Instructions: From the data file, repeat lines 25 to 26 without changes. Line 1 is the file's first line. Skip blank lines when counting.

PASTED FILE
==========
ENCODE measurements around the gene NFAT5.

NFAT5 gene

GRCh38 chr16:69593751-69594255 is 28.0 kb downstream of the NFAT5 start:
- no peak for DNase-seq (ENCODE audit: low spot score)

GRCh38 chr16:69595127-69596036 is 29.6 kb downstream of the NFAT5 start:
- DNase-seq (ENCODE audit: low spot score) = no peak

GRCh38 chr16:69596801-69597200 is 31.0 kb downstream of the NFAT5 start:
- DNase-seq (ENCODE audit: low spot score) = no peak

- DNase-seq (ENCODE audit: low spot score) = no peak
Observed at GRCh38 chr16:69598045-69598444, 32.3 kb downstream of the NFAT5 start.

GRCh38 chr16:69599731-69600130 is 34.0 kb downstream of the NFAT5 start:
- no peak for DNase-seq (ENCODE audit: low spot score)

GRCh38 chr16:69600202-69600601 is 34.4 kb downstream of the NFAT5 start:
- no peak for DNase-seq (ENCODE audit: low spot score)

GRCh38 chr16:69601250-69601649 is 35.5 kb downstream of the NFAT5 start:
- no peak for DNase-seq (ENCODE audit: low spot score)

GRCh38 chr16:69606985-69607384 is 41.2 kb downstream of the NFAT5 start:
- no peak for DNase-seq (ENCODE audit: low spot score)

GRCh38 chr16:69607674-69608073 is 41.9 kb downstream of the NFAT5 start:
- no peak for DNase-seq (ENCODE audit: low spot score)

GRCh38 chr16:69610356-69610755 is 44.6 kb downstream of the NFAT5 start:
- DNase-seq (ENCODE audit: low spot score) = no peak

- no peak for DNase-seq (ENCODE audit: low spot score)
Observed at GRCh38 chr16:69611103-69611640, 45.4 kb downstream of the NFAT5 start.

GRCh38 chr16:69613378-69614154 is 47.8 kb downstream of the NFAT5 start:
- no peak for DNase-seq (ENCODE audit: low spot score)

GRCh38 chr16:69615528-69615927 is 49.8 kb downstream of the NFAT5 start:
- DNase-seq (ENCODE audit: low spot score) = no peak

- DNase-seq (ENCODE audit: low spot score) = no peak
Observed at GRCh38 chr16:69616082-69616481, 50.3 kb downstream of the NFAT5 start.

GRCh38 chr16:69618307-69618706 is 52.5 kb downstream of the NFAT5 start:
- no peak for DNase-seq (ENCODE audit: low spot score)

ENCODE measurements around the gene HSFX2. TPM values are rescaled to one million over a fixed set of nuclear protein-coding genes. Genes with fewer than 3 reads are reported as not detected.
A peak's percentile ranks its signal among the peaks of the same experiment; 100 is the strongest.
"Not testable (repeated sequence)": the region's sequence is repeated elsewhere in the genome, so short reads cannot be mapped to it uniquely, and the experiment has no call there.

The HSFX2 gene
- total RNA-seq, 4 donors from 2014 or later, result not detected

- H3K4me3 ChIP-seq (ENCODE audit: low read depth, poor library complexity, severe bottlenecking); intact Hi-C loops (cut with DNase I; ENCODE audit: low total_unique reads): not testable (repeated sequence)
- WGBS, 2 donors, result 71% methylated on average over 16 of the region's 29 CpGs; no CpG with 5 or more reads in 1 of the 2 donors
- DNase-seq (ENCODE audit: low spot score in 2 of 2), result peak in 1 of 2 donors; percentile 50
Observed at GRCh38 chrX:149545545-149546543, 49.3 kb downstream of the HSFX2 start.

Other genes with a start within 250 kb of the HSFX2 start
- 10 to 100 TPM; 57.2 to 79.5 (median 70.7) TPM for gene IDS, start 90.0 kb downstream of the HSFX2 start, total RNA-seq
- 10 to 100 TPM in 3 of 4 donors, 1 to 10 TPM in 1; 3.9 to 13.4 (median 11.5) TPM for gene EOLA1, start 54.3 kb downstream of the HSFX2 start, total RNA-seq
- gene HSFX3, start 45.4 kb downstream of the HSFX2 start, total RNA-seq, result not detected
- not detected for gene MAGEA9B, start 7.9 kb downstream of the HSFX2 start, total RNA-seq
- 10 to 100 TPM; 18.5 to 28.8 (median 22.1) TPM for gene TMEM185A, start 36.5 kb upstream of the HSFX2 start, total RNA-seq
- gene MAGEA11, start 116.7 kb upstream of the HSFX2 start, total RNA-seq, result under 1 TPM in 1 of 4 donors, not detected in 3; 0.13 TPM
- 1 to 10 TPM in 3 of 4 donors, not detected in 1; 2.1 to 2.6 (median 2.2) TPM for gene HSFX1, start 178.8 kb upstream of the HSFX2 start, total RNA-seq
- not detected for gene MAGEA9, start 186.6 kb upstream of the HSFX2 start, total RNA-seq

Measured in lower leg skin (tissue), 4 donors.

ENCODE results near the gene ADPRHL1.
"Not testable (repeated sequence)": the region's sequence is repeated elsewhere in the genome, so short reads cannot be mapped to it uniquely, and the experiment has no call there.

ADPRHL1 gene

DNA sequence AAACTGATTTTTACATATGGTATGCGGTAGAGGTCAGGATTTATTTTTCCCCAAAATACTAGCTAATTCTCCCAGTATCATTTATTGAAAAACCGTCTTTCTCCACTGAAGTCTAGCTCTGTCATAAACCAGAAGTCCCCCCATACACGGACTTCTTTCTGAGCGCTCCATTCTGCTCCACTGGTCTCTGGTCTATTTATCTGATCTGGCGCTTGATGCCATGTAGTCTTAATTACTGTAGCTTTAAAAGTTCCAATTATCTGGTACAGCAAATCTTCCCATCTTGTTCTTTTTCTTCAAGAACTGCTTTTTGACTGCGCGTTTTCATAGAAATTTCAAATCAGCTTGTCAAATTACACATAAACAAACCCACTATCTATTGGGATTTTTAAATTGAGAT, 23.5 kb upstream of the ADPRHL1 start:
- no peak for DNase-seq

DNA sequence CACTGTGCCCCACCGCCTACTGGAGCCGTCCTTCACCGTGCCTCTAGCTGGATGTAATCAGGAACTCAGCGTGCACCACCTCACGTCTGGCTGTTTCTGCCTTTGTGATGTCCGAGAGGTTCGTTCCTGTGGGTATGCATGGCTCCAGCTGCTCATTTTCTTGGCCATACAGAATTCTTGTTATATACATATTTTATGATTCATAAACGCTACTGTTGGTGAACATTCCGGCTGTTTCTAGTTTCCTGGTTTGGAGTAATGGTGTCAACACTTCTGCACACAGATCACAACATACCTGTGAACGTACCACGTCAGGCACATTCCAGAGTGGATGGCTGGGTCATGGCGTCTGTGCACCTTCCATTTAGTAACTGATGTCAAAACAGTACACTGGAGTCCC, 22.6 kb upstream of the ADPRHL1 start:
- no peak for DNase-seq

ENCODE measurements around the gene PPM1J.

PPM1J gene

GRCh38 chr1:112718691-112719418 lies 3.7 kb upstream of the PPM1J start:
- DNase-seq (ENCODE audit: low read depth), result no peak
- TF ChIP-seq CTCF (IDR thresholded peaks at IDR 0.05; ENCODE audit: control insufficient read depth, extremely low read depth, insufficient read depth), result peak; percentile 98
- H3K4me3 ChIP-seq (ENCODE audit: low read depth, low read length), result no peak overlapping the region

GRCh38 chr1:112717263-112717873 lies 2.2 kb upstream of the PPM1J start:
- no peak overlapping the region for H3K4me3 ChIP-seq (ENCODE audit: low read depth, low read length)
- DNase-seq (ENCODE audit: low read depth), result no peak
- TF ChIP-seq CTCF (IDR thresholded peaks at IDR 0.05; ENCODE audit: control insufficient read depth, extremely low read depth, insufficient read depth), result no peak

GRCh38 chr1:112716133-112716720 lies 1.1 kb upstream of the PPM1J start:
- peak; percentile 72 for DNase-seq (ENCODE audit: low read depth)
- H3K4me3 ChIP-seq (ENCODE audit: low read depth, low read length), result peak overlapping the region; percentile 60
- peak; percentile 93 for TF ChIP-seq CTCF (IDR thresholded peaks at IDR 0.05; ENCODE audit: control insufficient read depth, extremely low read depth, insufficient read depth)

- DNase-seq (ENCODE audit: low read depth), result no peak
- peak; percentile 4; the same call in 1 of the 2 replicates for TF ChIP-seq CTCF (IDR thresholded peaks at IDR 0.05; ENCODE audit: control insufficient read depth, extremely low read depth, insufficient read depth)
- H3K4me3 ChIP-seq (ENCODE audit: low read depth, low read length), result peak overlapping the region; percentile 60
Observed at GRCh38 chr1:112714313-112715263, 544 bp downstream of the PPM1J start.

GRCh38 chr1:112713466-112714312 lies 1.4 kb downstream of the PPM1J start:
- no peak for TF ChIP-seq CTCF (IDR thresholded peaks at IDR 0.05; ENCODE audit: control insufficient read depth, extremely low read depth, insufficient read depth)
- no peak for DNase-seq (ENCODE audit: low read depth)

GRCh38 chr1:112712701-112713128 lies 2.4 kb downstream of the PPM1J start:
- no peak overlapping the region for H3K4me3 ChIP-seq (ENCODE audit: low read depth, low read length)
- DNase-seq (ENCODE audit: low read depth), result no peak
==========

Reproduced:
GRCh38 chr16:69613378-69614154 is 47.8 kb downstream of the NFAT5 start:
- no peak for DNase-seq (ENCODE audit: low spot score)